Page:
Mexico's homicide rate continued to skyrocket last year, making 2018 the deadliest on record for the country with an average of 91 deaths a day.
A report released by Mexico's Secretariat of Security and Citizen Protection recorded 33,341 intentional homicides in 2018, a 15% increase over 2017, which held the previous record for the highest number of opened investigations with 28,866 cases.
Widespread violence over more than a decade has ravaged cities and towns alike, as drug cartels and criminal organizations appear to operate with impunity, facing few if any repercussions from law enforcement agencies that are rife with corruption or crippled by intimidation.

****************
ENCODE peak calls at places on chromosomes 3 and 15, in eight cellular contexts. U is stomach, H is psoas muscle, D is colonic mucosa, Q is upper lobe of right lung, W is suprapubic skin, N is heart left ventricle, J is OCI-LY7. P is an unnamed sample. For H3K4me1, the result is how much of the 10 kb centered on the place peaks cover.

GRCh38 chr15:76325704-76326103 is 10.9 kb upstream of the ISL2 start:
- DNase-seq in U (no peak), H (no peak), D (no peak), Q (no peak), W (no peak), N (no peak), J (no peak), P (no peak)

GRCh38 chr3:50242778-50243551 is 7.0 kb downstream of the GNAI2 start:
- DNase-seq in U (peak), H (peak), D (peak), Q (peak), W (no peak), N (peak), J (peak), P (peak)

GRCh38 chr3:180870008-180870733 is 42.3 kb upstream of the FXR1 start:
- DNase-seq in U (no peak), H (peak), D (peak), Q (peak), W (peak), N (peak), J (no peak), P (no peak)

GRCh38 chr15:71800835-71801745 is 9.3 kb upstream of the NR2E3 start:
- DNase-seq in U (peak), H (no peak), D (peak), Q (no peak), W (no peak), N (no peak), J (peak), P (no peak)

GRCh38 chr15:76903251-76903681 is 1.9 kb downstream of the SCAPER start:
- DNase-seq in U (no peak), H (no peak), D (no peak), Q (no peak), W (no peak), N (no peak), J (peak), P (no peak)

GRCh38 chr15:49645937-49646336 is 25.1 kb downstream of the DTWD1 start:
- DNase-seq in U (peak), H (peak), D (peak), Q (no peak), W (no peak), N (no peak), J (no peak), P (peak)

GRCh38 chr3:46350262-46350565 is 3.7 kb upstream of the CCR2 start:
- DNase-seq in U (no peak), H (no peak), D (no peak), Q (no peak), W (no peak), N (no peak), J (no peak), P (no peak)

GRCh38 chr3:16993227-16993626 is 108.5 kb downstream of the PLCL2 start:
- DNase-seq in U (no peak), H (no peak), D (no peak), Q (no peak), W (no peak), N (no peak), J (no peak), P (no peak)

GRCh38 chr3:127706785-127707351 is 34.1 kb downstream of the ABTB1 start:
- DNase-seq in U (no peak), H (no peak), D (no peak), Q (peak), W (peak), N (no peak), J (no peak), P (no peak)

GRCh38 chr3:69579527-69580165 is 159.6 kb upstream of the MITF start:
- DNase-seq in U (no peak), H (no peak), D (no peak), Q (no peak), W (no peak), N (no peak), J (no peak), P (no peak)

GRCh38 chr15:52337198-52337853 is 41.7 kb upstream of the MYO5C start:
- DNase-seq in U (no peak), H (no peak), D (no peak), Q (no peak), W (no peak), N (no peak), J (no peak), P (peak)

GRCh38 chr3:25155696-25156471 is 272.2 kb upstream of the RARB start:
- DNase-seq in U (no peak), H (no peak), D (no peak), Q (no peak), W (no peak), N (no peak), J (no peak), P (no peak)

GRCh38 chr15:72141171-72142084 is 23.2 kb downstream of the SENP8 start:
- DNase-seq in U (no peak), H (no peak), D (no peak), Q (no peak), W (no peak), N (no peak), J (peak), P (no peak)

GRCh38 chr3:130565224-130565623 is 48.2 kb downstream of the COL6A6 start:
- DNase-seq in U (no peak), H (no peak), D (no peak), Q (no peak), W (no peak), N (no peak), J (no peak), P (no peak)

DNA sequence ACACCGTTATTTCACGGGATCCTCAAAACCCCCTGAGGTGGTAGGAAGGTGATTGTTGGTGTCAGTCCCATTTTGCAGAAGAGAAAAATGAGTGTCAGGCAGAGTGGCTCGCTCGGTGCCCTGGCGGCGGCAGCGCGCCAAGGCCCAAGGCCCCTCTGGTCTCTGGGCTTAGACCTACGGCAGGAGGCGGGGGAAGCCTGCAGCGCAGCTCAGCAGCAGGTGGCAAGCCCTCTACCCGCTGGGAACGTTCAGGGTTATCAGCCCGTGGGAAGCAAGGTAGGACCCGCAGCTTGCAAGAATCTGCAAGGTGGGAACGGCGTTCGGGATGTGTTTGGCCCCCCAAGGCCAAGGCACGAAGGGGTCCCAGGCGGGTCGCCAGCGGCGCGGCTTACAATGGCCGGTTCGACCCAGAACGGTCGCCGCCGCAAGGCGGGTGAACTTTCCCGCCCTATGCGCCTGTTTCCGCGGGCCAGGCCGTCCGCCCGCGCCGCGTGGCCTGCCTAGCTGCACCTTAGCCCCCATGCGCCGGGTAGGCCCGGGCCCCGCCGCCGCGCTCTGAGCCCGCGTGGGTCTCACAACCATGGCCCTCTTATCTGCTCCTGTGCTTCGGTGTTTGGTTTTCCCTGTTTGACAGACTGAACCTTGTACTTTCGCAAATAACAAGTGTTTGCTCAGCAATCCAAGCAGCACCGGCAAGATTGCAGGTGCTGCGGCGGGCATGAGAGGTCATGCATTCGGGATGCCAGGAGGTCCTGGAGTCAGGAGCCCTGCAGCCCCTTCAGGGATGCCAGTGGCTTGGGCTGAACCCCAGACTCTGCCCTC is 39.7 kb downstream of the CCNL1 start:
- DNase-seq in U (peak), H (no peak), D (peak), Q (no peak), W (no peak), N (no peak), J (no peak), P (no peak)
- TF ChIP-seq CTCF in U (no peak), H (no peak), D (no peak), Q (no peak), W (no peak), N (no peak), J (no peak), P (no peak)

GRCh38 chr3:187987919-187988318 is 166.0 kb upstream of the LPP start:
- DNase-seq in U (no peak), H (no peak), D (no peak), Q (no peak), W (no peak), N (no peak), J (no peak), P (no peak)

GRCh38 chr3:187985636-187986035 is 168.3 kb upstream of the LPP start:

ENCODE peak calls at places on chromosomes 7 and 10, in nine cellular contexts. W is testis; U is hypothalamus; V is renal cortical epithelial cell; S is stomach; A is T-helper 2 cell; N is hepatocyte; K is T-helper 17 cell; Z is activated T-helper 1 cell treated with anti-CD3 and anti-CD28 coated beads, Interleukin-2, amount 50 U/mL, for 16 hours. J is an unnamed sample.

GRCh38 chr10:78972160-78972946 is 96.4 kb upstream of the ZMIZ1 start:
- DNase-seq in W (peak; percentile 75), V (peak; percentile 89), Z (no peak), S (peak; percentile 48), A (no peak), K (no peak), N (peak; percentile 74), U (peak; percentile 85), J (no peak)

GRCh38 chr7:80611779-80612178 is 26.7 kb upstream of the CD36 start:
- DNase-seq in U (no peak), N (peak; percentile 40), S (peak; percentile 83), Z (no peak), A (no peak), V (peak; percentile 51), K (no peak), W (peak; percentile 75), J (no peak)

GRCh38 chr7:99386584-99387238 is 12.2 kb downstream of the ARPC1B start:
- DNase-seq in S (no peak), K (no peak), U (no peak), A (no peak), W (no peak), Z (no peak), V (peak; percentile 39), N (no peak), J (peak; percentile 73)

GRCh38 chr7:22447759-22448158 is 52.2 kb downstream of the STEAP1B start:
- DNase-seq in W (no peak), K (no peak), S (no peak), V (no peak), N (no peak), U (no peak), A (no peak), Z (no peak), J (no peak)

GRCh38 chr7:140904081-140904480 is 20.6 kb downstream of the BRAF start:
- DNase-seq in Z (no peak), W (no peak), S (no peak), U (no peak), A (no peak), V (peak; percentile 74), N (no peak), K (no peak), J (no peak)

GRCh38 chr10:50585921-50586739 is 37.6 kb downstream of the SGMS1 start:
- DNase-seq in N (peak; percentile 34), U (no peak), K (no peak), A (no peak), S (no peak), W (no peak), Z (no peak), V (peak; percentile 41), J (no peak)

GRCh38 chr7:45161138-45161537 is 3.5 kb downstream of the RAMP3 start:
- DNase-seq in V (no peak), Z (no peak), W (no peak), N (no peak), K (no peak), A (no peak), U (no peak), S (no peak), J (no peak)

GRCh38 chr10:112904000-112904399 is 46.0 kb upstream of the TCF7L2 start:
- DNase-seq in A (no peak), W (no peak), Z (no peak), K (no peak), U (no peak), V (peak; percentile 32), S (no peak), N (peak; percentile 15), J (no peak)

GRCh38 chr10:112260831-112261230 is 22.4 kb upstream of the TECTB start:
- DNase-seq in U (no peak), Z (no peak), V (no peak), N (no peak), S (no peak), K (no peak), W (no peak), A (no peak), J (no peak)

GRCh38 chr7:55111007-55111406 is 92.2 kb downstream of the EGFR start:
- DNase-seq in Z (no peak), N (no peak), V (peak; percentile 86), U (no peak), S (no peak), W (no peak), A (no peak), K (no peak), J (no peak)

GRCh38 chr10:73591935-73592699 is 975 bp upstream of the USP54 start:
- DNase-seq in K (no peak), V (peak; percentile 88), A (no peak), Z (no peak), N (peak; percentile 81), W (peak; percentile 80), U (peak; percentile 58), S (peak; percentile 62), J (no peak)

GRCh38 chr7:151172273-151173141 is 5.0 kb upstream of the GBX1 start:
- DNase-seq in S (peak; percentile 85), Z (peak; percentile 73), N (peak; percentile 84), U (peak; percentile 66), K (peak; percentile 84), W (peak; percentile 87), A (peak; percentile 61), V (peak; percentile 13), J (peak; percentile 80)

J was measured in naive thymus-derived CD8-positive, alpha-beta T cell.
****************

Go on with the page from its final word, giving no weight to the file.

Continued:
The exploding homicide rates pose an immense political obstacle for Mexico's new President Andres Manuel Lopez Obrador who, like his predecessors, campaigned on promises of rooting out corruption, and restoring law and order.
In Jalisco, where last September authorities were caught in a scandal for storing corpses in refrigerated trailers because local morgues ran out of space to accommodate the dead, the toll went up by 35 percent.
What is the solution here? More drug laws don't move the needle.